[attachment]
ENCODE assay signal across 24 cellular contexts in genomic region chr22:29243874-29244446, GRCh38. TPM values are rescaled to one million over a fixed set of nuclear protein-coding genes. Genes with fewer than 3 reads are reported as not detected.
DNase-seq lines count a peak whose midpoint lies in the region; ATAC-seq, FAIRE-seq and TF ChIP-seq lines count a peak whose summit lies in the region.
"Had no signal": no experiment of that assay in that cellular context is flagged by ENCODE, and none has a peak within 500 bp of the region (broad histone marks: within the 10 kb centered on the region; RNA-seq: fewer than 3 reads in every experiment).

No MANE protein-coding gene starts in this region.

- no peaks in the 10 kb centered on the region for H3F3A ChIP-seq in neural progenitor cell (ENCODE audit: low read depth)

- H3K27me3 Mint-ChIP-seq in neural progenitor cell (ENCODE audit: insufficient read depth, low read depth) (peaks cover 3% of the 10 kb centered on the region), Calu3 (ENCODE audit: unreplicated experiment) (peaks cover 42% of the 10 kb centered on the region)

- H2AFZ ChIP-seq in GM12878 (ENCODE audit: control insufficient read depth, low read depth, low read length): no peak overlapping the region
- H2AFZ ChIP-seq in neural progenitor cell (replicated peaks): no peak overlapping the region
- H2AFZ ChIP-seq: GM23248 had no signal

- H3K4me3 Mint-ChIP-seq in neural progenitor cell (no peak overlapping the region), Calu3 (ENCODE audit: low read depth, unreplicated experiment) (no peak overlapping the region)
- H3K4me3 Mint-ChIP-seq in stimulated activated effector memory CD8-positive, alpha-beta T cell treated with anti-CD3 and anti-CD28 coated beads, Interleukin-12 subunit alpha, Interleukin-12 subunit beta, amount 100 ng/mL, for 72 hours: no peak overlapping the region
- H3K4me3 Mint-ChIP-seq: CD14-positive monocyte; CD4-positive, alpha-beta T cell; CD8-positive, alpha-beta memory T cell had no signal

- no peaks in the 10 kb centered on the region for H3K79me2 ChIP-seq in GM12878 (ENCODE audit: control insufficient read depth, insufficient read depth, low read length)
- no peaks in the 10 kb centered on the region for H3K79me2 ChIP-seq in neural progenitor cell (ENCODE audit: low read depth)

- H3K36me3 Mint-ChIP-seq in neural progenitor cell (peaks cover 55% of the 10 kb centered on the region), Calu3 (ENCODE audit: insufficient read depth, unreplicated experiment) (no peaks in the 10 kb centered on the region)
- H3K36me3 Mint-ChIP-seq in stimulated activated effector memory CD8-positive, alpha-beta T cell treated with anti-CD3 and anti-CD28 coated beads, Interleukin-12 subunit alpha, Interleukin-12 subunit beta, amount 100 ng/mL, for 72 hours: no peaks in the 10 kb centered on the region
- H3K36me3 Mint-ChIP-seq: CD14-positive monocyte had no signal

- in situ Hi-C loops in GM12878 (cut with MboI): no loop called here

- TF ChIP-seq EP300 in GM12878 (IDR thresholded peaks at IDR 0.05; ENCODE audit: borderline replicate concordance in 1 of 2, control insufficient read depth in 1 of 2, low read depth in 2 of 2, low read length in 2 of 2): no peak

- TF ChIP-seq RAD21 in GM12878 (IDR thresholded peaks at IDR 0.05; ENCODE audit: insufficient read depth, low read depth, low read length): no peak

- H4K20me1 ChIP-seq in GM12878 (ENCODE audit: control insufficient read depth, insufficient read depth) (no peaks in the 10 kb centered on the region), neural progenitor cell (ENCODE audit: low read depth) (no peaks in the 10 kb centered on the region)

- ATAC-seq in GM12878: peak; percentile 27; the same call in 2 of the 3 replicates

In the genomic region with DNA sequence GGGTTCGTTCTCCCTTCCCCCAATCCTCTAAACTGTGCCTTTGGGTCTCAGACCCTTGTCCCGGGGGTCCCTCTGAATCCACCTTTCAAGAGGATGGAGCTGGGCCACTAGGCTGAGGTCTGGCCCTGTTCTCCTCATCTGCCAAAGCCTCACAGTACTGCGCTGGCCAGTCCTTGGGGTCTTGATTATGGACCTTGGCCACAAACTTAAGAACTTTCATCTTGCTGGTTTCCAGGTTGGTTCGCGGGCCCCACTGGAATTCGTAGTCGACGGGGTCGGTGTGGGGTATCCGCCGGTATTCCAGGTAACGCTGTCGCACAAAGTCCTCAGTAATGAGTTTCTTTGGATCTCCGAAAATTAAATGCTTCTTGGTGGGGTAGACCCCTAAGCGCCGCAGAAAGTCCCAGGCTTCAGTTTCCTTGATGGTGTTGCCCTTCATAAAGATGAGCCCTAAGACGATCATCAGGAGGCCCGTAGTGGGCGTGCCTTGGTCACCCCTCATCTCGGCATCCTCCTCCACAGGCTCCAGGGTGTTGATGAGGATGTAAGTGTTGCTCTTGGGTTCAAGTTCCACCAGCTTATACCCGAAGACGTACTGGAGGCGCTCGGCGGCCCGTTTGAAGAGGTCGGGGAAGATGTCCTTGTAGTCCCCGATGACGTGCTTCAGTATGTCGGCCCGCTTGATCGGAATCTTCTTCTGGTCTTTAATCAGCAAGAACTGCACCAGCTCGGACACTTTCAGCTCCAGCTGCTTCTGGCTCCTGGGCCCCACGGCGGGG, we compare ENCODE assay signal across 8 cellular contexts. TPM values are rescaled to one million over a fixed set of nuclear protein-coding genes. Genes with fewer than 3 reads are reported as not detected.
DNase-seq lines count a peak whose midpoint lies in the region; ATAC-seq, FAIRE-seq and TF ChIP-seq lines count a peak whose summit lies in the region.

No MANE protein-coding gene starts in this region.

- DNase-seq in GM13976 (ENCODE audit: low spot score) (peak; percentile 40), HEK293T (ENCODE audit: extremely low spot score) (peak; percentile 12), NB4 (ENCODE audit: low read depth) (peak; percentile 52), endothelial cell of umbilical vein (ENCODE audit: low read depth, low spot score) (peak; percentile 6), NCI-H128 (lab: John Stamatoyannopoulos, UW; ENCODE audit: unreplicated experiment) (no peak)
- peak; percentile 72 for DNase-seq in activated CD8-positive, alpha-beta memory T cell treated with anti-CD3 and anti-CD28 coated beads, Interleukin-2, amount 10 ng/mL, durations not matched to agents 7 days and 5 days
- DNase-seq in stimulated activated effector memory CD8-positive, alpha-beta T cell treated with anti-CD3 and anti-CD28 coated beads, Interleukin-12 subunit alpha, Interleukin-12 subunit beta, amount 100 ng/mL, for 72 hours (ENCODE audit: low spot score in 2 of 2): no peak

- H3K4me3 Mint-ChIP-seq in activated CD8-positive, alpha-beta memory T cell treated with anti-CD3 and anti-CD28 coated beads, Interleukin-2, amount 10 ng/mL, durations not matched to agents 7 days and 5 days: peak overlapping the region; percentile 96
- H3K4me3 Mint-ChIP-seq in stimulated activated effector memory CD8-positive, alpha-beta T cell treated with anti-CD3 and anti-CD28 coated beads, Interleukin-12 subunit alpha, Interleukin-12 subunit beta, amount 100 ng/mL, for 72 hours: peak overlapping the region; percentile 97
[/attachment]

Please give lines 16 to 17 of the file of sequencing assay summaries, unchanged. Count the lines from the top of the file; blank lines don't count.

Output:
- H3K36me3 Mint-ChIP-seq in stimulated activated effector memory CD8-positive, alpha-beta T cell treated with anti-CD3 and anti-CD28 coated beads, Interleukin-12 subunit alpha, Interleukin-12 subunit beta, amount 100 ng/mL, for 72 hours: no peaks in the 10 kb centered on the region
- H3K36me3 Mint-ChIP-seq: CD14-positive monocyte had no signal